Cavendish Chapel, Manchester. He left a wife and an only son, Dr. R. W. McAll of Paris; his only daughter died shortly before him.
His published works consist of several occasional sermons and poems (some in Wheeler's ‘Manchester Poetry,’ 1838) and a collection of ‘Discourses on Special Occasions,’ with a memoir by Dr. Ralph Wardlaw, 2 vols. 1840. Another collection of sermons, with a preface by T. H., is dated 1843. There is a large engraved portrait of him by J. Bostock, after Ward.
[Wardlaw's Memoir as above; J. Griffin's Autobiog. 1883; Slugg's Manchester Fifty Years Ago, 1881; Procter's Literary Reminiscences, 1864, p. 114; Evangelical Mag. 1838, p. 435; funeral sermons by Raffles and others.]
MACALPINE, MACCABEUS, MACHABEUS, MACCABE, or MACHABE, JOHN (d. 1557), Scottish reformer and professor of theology at Copenhagen, was descended from the Macalpine family, which held a good position in Scotland (Vindingius, Regia Academia Hauniensis, &c., p. 71; Gerdes, Historia Reformationis, iii. 417). He graduated M.A. at one of the Scottish universities. From 1532 to 1534 he was prior of the Dominican convent of Perth (Parker Lawson, Book of Perth, p. 33). Having imbibed reformation principles, he was summoned to appear before the bishop of Ross at Holyrood House at the same time as Norman Gourlay and David Straiton, who were burned at the stake, 26 Aug. 1534; but along with Alexander Alesius [q. v.] and others, he failed to appear, and sentence was pronounced against them in their absence (Spotiswood, Hist. of Scotland, ed. Russel, i. 131). Macalpine fled to England, where he was entertained by Nicholas Shaxton, bishop of Salisbury (ib.) In England he married Agnes Macheson, who had been exiled from Scotland on account of her religious principles (Vindingius, p. 72), and whose sister, Elizabeth, became the wife of Miles Coverdale [q. v.] From England he ultimately passed over to the continent, and studied either at the university of Wittenberg or at that of Cologne (Nyerup, Almindelicht Litteratur-Lexicon for Danmark, p. 367), and made the acquaintance of the leading German reformers. He obtained the degree of doctor of theology, and assumed the name of Maccabeus or Machabeus. In 1542, at the invitation of Christian III of Denmark, he went to Copenhagen, where he was appointed professor in the university and one of the chaplains to the king. He was one of the four translators of Luther's German version of the Bible into Danish (Maittaire, Annales Typographici, ii. 585). The translation was printed at Copenhagen in folio, with illustrations, in 1550 (copy in the library of the British Museum). Sir David Lindsay [q. v.], during his embassy to Denmark in 1548, visited Machabeus, and Lindsay's ‘Monarchie,’ published in 1553, bears on the title, ‘Imprinted at the command and expensis of Doctor Machabeus in Capmanhovin.’ Possibly Machabeus suggested its publication, but it was doubtless printed at St. Andrews. It was at the request of Machabeus that Christian III of Denmark wrote to Queen Mary of England in 1553 on behalf of Miles Coverdale, who was thereupon permitted to leave England (letters in Foxe, Acts and Monuments, ed. Townsend, vi. 705–7).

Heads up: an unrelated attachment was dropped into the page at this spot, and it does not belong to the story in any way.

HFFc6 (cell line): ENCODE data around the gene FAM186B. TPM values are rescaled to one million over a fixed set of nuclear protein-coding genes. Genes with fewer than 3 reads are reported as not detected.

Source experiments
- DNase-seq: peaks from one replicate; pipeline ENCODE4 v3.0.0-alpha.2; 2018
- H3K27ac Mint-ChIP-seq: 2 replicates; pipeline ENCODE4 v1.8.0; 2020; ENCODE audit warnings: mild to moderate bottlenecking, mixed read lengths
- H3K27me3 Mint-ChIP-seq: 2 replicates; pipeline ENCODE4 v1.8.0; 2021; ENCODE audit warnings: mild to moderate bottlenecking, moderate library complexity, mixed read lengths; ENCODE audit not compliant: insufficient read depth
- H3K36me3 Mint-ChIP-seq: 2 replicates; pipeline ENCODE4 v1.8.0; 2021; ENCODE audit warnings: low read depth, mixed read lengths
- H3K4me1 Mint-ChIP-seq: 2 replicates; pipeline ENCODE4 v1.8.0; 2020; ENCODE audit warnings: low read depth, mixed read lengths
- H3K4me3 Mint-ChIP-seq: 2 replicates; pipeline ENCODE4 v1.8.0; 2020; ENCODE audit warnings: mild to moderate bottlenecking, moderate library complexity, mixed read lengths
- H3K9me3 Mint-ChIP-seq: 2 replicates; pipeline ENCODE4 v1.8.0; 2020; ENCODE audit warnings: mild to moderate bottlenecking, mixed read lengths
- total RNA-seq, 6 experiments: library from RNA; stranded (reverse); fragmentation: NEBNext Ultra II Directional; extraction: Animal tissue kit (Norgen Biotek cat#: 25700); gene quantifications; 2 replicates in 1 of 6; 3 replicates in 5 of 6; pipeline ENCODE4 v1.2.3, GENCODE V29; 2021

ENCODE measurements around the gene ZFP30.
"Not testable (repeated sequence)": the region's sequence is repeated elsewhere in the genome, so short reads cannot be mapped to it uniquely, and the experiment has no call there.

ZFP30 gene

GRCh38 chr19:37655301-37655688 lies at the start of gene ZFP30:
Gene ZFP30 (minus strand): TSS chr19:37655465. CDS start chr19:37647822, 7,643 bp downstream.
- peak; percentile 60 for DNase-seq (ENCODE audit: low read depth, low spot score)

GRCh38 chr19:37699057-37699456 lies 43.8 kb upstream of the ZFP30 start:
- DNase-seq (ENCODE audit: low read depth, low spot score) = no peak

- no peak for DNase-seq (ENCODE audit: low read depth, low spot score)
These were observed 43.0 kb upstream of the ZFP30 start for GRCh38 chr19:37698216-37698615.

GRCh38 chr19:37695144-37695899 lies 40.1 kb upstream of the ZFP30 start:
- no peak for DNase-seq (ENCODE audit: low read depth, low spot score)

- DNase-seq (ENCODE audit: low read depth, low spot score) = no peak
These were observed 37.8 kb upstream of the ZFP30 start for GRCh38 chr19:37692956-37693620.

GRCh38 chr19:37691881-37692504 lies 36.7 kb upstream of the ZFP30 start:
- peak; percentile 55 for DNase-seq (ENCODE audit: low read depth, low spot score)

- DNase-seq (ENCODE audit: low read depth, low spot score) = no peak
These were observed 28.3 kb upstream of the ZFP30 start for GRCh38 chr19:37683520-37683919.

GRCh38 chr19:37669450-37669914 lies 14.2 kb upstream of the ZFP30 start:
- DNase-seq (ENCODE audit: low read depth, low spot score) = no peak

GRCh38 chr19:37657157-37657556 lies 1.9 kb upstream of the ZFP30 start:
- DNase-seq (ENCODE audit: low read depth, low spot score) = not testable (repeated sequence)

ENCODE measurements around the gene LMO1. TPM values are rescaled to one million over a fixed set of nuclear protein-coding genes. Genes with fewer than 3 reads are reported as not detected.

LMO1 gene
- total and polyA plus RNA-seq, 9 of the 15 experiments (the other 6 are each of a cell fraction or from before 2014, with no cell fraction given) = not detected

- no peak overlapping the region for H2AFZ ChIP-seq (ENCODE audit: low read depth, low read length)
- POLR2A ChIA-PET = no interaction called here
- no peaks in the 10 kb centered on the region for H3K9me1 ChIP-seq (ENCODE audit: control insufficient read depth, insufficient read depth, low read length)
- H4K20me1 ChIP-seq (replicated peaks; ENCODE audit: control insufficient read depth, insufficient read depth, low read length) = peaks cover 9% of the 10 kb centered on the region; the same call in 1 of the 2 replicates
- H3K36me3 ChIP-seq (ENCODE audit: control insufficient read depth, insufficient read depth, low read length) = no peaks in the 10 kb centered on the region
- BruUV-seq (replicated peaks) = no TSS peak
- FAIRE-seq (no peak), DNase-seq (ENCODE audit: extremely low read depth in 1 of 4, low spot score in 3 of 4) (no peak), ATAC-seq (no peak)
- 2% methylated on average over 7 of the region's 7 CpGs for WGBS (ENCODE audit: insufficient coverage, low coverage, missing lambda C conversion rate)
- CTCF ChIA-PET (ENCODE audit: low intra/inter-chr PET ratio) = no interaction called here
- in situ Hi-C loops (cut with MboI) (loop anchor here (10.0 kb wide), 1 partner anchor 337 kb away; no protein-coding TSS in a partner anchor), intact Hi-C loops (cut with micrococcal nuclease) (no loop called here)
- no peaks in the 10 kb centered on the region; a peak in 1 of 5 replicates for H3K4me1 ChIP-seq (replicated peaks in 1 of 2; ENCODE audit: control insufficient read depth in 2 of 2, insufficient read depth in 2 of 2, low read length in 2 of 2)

Machabeus died at Copenhagen, 6 Dec. 1557, and was buried in the choir of the Church of the Holy Virgin. His wife died 16 Feb. 1589, at the age of eighty-six. Their son, Christian, also a professor in the university of Copenhagen, erected a monument in the church to their memory (inscription in Vindingius, p. 73). He is eulogised in one of the Latin poems forming the ‘De Coronis Martyrum’ of John Johnston (printed in Appendix to M'Crie, Life of Knox).
Machabeus was the author of ‘Themata theologica xiii de quibus disputavit publice’ [Copenhagen], 1554 (Nyerup, Almendilicht-Litteratur Lexicon, p. 367); ‘Themata theologica xiii de traditionibus et ceremoniis humanis in ecclesia’ [Copenhagen], 1556 (ib.); ‘De vera et falsa ecclesia, lib. i.’ (Bale, Script. Brytan., ed. 1557–9, ii. 226); ‘Annot. in Matthæum’ (Albert Thura, Idea Histor. Literatur. Danorum, p. 333); and ‘Enarratio in Deuteronomium’ (Tanner, Bibl. Brit.) ‘Der Professorum Theologiæ zu Copenhagen D. Peter Paladii und Johannis Maccabaei zwei Briefe betreffend das Bedenken von dem Irrthum Andreæ Ossandri, welches sie auf allergnadigsten Befehl I. K. M. Christian III im Jahr 1552 verfasset,’ were republished in ‘Altes und neues von gelehrten Sachsen aus Dännemark,’ vol. i., Copenhagen and Leipzig, 1768. Included in the manuscripts of Corpus Christi College, Cambridge, is also ‘De conjugio sacerdotum, an liceat sacris initiatis contrahere matrimonium affirmatur autore Johanne Macchabeo Scoto.’
[Laing in App. to vol. i. of Knox's Works; M'Crie's Life of Knox; Brit. Mus. Cat.; authorities mentioned in text.]
MACANWARD, HUGH BOY (1580?–1635), Irish historian, whose name is written in Irish Aodh buidh mac an bhaird, and in